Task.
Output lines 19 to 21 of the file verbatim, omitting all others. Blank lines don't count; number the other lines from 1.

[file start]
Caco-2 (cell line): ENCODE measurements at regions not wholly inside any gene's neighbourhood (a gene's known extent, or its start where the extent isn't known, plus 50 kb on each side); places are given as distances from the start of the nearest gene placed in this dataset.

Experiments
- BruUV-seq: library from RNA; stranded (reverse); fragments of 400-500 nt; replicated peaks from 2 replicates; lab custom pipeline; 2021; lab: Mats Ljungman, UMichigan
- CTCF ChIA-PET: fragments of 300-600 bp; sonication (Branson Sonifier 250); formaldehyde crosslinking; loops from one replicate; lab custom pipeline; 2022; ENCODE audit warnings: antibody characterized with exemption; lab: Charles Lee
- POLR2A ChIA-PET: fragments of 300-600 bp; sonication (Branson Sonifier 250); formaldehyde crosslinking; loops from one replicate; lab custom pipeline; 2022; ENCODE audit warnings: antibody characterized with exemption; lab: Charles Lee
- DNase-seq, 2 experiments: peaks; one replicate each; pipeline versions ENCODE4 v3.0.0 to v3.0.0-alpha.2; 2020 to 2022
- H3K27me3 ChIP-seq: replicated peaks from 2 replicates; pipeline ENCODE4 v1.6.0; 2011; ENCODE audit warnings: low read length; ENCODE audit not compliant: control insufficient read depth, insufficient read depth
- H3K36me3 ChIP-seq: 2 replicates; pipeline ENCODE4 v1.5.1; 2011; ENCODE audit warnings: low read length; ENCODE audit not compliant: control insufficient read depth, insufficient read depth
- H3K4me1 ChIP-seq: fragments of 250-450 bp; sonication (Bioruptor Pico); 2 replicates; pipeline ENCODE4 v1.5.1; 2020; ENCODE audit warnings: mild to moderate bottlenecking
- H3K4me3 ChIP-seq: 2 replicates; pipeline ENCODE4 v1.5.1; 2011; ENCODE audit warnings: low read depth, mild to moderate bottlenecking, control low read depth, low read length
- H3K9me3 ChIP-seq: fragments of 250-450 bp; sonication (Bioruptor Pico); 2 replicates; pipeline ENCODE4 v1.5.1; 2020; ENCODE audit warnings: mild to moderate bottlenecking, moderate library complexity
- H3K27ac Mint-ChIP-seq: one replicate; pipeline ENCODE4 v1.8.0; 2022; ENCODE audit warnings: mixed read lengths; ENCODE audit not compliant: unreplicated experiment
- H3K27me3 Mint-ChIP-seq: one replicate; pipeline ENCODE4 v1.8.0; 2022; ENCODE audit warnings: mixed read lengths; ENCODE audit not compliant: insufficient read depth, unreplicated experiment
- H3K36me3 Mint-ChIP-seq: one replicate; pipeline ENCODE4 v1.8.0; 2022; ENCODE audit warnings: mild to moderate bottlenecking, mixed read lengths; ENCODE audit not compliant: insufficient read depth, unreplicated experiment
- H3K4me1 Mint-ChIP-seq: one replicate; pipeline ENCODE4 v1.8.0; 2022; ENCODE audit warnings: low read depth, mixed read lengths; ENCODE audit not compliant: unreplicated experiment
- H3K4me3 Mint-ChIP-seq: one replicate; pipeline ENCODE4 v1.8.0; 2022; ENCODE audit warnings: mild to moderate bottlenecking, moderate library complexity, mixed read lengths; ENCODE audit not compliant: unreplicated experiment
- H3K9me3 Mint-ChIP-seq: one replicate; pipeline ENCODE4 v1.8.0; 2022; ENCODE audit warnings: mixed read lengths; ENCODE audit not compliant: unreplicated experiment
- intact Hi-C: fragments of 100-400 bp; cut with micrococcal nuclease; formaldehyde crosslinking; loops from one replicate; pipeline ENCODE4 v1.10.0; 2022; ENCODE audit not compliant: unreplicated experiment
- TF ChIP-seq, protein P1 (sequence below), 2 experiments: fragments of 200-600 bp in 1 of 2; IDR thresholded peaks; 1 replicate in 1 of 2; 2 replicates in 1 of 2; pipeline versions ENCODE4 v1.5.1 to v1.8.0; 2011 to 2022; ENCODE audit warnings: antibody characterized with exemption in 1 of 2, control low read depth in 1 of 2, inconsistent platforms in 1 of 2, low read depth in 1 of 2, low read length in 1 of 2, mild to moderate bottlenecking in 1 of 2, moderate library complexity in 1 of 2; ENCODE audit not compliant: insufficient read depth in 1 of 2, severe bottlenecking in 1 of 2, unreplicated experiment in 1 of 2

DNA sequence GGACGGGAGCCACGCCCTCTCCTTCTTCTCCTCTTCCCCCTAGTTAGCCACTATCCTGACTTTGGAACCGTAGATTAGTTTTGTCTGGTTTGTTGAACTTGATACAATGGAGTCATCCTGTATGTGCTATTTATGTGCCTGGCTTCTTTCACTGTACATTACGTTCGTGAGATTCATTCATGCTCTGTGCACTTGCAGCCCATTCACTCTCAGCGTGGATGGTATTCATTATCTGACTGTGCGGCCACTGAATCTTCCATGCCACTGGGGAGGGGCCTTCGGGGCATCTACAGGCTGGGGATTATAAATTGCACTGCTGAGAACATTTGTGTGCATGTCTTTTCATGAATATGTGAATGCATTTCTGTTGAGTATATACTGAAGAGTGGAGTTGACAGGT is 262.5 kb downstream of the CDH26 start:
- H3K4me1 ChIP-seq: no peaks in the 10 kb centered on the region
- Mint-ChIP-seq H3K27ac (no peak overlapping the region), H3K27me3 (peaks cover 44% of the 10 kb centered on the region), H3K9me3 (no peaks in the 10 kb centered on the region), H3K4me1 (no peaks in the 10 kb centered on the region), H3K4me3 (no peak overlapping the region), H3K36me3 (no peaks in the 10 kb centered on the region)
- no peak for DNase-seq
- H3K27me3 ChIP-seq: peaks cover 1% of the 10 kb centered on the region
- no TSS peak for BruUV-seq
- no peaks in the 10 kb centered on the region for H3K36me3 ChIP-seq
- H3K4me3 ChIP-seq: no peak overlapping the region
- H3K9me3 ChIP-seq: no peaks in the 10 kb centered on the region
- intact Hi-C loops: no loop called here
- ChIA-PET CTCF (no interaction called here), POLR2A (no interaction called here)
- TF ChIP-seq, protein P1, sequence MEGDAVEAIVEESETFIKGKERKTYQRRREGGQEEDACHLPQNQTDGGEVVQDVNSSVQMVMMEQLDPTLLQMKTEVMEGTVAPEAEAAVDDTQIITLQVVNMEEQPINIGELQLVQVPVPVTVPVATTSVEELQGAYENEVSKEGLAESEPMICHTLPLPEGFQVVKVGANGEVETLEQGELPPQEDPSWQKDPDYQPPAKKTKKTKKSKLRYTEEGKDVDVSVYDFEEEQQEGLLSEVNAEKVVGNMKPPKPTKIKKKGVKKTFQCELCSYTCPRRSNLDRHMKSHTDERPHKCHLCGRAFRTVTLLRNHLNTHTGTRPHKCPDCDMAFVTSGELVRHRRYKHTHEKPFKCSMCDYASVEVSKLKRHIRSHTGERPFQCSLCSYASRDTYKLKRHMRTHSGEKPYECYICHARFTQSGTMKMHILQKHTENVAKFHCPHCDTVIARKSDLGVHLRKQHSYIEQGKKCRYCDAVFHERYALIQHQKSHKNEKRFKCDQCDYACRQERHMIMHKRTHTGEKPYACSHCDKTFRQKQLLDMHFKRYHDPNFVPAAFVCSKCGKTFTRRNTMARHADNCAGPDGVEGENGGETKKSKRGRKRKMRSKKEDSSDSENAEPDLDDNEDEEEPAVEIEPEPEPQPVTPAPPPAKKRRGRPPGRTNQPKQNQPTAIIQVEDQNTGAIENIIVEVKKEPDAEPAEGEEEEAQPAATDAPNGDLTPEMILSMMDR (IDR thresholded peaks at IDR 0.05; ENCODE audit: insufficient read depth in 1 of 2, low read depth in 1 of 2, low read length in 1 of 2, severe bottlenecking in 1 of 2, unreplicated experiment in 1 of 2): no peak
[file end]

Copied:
- TF ChIP-seq, protein P1 (sequence below), 2 experiments: fragments of 200-600 bp in 1 of 2; IDR thresholded peaks; 1 replicate in 1 of 2; 2 replicates in 1 of 2; pipeline versions ENCODE4 v1.5.1 to v1.8.0; 2011 to 2022; ENCODE audit warnings: antibody characterized with exemption in 1 of 2, control low read depth in 1 of 2, inconsistent platforms in 1 of 2, low read depth in 1 of 2, low read length in 1 of 2, mild to moderate bottlenecking in 1 of 2, moderate library complexity in 1 of 2; ENCODE audit not compliant: insufficient read depth in 1 of 2, severe bottlenecking in 1 of 2, unreplicated experiment in 1 of 2

DNA sequence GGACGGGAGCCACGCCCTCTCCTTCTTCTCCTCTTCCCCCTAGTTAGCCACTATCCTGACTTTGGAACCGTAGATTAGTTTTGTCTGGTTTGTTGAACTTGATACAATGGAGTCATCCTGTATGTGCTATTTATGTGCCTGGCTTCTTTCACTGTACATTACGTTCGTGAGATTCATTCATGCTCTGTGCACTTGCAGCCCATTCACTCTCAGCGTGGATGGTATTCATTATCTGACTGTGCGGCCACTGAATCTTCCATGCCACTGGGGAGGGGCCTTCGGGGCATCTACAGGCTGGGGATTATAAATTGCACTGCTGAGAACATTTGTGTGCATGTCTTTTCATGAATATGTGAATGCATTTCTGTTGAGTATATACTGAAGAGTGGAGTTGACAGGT is 262.5 kb downstream of the CDH26 start:
- H3K4me1 ChIP-seq: no peaks in the 10 kb centered on the region